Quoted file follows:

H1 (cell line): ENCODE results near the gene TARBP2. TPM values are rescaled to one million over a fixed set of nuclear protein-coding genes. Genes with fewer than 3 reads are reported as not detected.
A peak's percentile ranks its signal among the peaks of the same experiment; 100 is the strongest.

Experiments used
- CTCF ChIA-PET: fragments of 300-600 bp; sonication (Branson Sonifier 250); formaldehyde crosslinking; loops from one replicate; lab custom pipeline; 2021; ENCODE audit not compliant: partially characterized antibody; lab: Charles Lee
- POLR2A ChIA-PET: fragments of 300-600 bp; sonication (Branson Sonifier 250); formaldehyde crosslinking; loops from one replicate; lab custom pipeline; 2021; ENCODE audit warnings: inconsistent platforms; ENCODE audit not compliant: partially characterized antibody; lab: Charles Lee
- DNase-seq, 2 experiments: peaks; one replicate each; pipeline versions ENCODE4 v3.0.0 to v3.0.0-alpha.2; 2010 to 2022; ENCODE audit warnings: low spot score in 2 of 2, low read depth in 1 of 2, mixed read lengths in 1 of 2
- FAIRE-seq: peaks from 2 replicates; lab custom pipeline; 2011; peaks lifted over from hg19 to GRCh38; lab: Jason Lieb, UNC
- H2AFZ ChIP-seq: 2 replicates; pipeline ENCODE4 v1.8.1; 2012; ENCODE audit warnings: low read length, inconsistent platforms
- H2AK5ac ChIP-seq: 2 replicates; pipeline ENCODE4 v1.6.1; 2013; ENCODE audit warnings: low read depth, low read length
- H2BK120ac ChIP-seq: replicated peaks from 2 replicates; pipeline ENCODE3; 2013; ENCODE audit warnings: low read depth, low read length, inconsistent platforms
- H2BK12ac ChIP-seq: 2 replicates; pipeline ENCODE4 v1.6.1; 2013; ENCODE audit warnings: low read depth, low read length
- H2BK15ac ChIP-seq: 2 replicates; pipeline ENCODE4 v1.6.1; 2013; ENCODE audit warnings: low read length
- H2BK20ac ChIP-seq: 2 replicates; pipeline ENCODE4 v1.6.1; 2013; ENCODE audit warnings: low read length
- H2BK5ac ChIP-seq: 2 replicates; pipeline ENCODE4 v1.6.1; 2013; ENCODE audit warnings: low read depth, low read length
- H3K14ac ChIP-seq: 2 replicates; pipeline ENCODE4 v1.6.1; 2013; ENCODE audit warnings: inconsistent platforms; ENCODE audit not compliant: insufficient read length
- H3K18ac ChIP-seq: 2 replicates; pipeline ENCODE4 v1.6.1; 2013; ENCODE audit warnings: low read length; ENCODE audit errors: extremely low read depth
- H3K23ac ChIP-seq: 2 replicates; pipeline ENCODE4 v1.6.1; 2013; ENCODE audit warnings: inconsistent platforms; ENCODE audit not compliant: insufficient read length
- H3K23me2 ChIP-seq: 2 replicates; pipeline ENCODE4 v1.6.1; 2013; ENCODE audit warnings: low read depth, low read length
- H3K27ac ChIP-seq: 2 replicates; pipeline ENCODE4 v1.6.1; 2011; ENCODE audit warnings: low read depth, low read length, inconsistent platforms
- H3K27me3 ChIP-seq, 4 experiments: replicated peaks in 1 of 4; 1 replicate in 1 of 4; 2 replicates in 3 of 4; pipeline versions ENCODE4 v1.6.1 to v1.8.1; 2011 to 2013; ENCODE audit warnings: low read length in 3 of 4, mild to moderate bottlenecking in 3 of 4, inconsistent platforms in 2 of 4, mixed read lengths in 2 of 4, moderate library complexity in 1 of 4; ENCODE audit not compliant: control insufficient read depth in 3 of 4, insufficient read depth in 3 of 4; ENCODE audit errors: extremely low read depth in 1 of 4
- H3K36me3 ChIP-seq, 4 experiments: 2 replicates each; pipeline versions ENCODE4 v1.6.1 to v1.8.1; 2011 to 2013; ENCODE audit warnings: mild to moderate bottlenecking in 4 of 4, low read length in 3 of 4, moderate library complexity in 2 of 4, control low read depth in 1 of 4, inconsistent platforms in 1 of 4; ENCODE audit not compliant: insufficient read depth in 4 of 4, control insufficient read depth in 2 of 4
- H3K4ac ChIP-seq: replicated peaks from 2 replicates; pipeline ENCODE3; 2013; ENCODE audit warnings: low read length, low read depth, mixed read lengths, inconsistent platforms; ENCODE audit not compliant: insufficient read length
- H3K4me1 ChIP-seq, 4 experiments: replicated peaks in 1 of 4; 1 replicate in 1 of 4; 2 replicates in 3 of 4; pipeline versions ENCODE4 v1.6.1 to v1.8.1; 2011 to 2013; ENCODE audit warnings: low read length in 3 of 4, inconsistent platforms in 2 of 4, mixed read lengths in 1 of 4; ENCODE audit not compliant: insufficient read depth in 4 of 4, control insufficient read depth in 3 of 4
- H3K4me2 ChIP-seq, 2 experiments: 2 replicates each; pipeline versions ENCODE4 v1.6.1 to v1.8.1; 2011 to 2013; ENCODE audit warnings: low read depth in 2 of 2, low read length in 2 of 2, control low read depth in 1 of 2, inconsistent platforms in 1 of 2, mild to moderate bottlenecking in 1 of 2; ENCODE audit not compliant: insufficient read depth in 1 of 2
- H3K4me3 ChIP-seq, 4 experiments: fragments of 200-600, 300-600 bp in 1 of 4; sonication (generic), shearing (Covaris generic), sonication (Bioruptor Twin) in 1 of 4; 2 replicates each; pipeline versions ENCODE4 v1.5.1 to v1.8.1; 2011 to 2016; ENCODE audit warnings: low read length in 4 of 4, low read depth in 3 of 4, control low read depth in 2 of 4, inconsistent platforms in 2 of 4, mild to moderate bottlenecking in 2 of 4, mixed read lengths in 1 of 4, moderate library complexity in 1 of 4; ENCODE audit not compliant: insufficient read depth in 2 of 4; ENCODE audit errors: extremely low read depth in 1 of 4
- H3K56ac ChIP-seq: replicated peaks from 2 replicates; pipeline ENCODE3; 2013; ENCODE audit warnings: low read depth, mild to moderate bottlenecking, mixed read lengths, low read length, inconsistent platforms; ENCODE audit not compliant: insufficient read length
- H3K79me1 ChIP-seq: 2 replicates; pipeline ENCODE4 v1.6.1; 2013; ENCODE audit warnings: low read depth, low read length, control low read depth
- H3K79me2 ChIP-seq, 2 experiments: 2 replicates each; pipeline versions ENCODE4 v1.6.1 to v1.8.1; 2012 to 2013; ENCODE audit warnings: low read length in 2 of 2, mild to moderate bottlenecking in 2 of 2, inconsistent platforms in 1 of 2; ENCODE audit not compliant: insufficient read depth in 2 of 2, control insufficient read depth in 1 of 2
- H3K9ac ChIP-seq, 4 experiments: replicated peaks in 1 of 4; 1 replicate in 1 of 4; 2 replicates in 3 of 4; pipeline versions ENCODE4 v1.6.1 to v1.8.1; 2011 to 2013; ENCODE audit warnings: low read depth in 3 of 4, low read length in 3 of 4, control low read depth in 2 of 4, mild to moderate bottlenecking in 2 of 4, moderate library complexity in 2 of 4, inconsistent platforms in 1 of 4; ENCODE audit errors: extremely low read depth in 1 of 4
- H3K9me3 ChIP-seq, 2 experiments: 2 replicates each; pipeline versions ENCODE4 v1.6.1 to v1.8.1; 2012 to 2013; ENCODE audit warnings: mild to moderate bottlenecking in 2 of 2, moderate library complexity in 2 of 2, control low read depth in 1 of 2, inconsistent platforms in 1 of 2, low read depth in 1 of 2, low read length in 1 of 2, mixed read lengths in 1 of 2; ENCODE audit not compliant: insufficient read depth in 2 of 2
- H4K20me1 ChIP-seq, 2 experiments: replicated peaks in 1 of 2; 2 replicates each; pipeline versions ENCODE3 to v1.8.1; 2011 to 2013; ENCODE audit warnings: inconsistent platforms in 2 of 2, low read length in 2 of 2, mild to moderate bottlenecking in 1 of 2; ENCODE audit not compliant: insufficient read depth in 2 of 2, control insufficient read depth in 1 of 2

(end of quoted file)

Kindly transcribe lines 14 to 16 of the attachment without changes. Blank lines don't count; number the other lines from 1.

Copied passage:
- H2BK5ac ChIP-seq: 2 replicates; pipeline ENCODE4 v1.6.1; 2013; ENCODE audit warnings: low read depth, low read length
- H3K14ac ChIP-seq: 2 replicates; pipeline ENCODE4 v1.6.1; 2013; ENCODE audit warnings: inconsistent platforms; ENCODE audit not compliant: insufficient read length
- H3K18ac ChIP-seq: 2 replicates; pipeline ENCODE4 v1.6.1; 2013; ENCODE audit warnings: low read length; ENCODE audit errors: extremely low read depth